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Re: Bug#342455: tech-ctte: Ownership and permissions of device mapper block devices

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Bastian Blank <waldi@debian.org> writes:

> On Tue, Dec 13, 2005 at 03:55:01PM +0000, Ian Jackson wrote:
>> > 1) change devmapper defaults -- patch rejected, no reason given
>> Certainly I agree that the defaults should be changed.
> At least in my point of view, a default is something which can be
> changed easily, maybe in a config file. In this case, it is no default,
> it is the value which anything gets.

No.  A default is what happens in the *absence* of any configuration,
i.e. what is compiled into the devmapper packages.

$ dict default
- From WordNet (r) 2.0 (August 2003) [wn]:

      4: an option that is selected automatically unless an
         alternative is specified [syn: {default option}]

>> > I've also seen the suggestion that we should have a explicit
>> > technical policy that block devices should default to having 660
>> > permissions with owner root and group disk.  I don't have any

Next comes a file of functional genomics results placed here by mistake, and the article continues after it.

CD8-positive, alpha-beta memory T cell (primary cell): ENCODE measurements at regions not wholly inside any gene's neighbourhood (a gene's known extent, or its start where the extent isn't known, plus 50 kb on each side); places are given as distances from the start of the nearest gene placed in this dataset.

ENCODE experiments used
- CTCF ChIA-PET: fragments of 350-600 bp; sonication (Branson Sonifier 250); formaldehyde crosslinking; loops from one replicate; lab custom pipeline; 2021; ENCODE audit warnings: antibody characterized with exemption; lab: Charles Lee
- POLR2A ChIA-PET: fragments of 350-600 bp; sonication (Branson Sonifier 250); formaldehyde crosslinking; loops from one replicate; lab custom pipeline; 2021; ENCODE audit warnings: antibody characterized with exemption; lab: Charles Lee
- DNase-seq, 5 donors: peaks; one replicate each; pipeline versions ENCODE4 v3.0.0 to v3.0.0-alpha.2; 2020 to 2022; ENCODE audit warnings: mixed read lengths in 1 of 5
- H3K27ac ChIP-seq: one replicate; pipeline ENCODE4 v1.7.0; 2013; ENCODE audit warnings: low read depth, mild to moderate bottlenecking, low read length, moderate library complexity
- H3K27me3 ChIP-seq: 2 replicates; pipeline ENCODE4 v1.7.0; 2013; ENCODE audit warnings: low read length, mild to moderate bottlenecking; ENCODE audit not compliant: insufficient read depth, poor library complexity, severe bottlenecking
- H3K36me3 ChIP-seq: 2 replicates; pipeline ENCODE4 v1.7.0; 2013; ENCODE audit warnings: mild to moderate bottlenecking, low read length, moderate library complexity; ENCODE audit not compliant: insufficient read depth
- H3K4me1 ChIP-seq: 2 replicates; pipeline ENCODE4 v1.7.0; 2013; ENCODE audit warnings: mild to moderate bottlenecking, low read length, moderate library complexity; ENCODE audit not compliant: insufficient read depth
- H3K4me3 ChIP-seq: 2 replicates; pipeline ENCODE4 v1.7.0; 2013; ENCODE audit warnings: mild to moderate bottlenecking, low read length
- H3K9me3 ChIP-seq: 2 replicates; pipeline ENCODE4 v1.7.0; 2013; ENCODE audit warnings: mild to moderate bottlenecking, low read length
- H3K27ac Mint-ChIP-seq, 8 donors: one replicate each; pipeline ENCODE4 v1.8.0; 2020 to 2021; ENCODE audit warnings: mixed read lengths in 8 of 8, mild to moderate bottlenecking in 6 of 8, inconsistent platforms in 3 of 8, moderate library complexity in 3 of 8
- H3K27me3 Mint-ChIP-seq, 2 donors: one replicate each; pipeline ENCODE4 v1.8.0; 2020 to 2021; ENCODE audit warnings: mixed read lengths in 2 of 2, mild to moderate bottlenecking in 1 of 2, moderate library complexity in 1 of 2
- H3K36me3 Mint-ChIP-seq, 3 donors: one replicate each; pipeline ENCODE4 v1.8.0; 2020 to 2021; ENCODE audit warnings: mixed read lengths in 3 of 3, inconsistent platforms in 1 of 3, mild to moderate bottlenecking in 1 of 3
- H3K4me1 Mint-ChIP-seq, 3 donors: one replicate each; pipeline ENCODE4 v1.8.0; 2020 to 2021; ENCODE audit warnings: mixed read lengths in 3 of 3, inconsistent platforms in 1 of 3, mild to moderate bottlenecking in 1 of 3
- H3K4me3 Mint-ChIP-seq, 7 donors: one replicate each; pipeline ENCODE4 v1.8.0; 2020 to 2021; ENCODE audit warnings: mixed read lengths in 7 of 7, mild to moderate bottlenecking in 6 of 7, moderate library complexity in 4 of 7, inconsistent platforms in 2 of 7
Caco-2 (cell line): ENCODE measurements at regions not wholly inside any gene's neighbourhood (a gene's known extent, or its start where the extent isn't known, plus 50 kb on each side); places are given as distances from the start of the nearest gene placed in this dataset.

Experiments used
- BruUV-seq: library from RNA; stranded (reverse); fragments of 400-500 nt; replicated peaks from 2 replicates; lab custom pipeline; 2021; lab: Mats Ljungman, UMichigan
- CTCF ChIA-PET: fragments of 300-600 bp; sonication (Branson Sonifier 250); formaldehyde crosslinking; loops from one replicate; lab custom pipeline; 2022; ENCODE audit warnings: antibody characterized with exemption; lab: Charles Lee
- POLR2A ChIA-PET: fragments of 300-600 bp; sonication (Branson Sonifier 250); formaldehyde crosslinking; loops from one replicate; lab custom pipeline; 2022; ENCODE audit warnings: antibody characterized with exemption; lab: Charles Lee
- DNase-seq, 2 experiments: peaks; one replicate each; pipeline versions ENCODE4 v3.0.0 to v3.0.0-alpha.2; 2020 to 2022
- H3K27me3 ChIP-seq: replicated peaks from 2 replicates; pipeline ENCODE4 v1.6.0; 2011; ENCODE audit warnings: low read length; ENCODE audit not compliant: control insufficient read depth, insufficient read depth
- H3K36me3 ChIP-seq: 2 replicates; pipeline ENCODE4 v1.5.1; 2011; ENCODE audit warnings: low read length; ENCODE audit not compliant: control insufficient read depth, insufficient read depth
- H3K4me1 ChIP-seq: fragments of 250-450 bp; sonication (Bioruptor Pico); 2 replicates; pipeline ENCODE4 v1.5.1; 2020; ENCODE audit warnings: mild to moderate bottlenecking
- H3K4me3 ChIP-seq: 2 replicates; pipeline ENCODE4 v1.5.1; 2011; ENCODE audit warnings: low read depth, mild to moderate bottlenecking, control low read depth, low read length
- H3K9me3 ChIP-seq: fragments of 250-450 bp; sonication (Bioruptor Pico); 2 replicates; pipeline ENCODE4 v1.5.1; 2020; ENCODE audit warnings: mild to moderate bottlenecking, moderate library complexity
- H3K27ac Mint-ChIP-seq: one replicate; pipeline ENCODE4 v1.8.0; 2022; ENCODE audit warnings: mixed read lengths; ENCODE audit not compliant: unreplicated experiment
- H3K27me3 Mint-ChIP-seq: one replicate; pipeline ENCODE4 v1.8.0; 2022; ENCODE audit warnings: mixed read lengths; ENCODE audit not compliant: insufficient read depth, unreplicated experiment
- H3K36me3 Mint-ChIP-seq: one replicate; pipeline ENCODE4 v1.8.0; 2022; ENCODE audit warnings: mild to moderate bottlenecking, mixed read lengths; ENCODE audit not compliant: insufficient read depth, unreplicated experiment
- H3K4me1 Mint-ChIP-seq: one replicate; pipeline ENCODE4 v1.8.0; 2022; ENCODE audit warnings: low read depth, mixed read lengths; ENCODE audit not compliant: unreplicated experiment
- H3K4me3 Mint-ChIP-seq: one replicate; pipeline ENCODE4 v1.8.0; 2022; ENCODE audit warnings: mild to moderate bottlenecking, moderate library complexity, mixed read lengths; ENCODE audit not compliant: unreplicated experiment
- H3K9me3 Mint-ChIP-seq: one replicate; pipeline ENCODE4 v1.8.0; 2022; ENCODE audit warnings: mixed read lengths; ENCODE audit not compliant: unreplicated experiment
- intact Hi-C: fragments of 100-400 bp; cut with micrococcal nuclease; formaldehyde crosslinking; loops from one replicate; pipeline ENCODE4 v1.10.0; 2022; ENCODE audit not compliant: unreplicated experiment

>> > objections to such a policy, but I don't see that solving this
>> > problem should wait on the adoption of this policy.
>> Quite so.  (Modulo my comments about the exact mode, above.)
> This breaks anything which wants to use group cdrom for cdrom access
> without manual intervention.

No one suggested that this would apply to CD-ROM devices.  They aren't
disk block devices.

>> > Finally, I don't see any reasoning given for things being the way they are
>> > currently.  There might be some such reason, but I'm a bit dubious --
>> > if there was a good reason, why wasn't it spelled out months ago?
> "Secure by default" is no reason? You can always overwrite it on
> runtime.

By default, no user belongs to group disk, so it is secure.  The
system administrator has to take special steps to make it insecure.

The amanda-common postinst adds the backup user to the disk and tape
groups, for example.  The backup *system* user exists solely for the
purpose of creating and restoring backups, and is equivalent to user
nobody but with disk and tape access.  You could consider it
"equivalent to root", since it does have full system access, but it's
only ever used from e.g. /etc/cron.d.


- -- 
Roger Leigh
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